5 Ohio St. 3d 217 | Ohio | 1983

Sweeney, J.

The leading case with respect to termination of sustenance alimony in Ohio, Wolfe v. Wolfe (1976), 46 Ohio St. 2d 399 [75 O.O.2d 474], stated at page 414:

“Any grant of ‘alimony’ for sustenance is necessarily co-extensive with the court’s determination that it is needed and warranted. Such authentication and supervision is accomplished through the continuing jurisdiction of the court.”

Then, in Cherry v. Cherry (1981), 66 Ohio St. 2d 348 [20 O.O.3d 318], this court stated at page 355:

“* * * A trial court must have discretion to do what is equitable upon the facts and circumstances of each case.

“Of course, a trial court’s discretion, though broad, is not unlimited. A reviewing court may modify or reverse a property division, if it finds that the trial court abused its discretion in dividing the property as it did. Section 3 (B), Article IV of the Ohio Constitution; App. R. 12.”

The issue before us in this cause is whether the court of appeals was correct in reinstating the sustenance alimony payments terminated by the trial court. Stated differently, we must determine whether the trial court abused its discretion in terminating alimony payments to the appellee in the modification decision of March 20, 1981.

A trial court in any domestic relations action has broad discretion in fashioning an equitable division of marital property, Berish v. Berish (1982), 69 Ohio St. 2d 318 [23 O.O.3d 296]; and when appropriate, in awarding alimony based on need. Wolfe v. Wolfe, supra.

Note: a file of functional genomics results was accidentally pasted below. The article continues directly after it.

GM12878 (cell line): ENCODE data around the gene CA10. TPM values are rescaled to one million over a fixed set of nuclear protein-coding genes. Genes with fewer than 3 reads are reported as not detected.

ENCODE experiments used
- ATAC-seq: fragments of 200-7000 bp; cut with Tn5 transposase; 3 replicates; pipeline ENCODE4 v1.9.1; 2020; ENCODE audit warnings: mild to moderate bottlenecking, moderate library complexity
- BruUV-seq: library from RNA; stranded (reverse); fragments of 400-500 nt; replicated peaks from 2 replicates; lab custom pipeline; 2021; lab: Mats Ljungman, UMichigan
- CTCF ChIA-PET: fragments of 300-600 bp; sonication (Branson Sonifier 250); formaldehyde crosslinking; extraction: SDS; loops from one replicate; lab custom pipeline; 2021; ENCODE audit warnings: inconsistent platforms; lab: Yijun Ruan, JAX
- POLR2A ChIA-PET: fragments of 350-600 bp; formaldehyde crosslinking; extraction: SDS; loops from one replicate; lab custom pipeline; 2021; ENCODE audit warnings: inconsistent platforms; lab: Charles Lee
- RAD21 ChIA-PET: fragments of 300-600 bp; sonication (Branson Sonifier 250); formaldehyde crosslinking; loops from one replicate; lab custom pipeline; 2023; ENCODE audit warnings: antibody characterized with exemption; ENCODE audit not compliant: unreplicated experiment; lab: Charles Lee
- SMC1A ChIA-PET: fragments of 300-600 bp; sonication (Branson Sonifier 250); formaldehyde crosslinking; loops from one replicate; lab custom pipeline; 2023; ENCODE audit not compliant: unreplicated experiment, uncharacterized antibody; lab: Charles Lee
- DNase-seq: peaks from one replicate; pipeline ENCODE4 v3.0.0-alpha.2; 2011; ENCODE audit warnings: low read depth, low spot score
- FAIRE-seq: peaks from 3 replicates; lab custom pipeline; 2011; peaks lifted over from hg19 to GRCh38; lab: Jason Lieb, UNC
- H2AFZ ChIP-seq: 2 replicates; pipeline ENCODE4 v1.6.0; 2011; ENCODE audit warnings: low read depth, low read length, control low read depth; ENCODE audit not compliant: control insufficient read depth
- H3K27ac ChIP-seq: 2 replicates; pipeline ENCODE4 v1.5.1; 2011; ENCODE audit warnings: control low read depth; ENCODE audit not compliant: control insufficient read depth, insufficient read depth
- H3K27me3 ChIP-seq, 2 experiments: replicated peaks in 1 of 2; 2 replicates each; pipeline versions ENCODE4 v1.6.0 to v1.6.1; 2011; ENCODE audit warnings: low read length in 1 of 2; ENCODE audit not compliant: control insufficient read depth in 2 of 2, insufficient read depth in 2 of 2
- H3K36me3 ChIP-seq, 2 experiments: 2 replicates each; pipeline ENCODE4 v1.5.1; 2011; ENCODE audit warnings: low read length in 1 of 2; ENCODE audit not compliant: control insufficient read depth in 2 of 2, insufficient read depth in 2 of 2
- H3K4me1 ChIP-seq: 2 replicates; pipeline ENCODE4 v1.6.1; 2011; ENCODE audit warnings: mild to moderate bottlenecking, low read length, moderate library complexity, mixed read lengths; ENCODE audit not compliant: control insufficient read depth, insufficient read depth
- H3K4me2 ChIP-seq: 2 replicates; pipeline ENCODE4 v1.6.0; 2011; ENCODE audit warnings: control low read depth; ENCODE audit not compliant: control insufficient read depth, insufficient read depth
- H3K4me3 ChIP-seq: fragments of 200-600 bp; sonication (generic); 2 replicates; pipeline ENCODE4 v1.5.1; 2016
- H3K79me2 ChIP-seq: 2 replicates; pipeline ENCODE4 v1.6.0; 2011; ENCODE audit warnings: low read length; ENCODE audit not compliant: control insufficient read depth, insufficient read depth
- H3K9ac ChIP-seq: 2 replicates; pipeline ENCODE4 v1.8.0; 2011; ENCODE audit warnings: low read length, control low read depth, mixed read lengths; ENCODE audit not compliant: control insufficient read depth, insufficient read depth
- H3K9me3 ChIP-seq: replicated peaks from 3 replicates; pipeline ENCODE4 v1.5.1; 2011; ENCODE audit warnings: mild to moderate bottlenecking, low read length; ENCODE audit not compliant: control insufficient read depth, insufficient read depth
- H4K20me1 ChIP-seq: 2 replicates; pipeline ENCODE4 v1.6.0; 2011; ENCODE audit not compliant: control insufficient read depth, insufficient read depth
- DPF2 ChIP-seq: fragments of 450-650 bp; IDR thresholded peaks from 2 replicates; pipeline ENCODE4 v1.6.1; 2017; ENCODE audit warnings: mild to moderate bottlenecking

In the instant case, the court of appeals did not apply the proper standard of review in reversing the trial court’s termination of sustenance alimony payments. The trial court’s judgment cannot be disturbed on appeal absent a showing that the trial court abused its discretion. Koegel v. Koegel (1982), 69 Ohio St. 2d 355, at 357 [23 O.O.3d 320]; Cherry v. Cherry, supra, *219at 355; Berish, supra, at 319. See, also, Dennison v. Dennison (1956), 165 Ohio St. 146, 150 [59 O.O. 210].

The term “abuse of discretion” was defined by this court in State v. Adams (1980), 62 Ohio St. 2d 151, 157 [16 O.O.3d 169]:

“The term ‘abuse of discretion’ connotes more than an error of law or judgment; it implies that the court’s attitude is unreasonable, arbitrary or unconscionable. Steiner v. Custer (1940), 137 Ohio St. 448 [19 O.O. 148]; Conner v. Conner (1959), 170 Ohio St. 85 [9 O.O.2d 480]; Chester Township v. Geauga Co. Budget Comm. (1976), 48 Ohio St. 2d 372 [2 O.O.2d 484].”

Although Adams dealt with “abuse of discretion” in a criminal law context, our citation of Conner implies that the term has the same meaning when applied in a domestic relations context.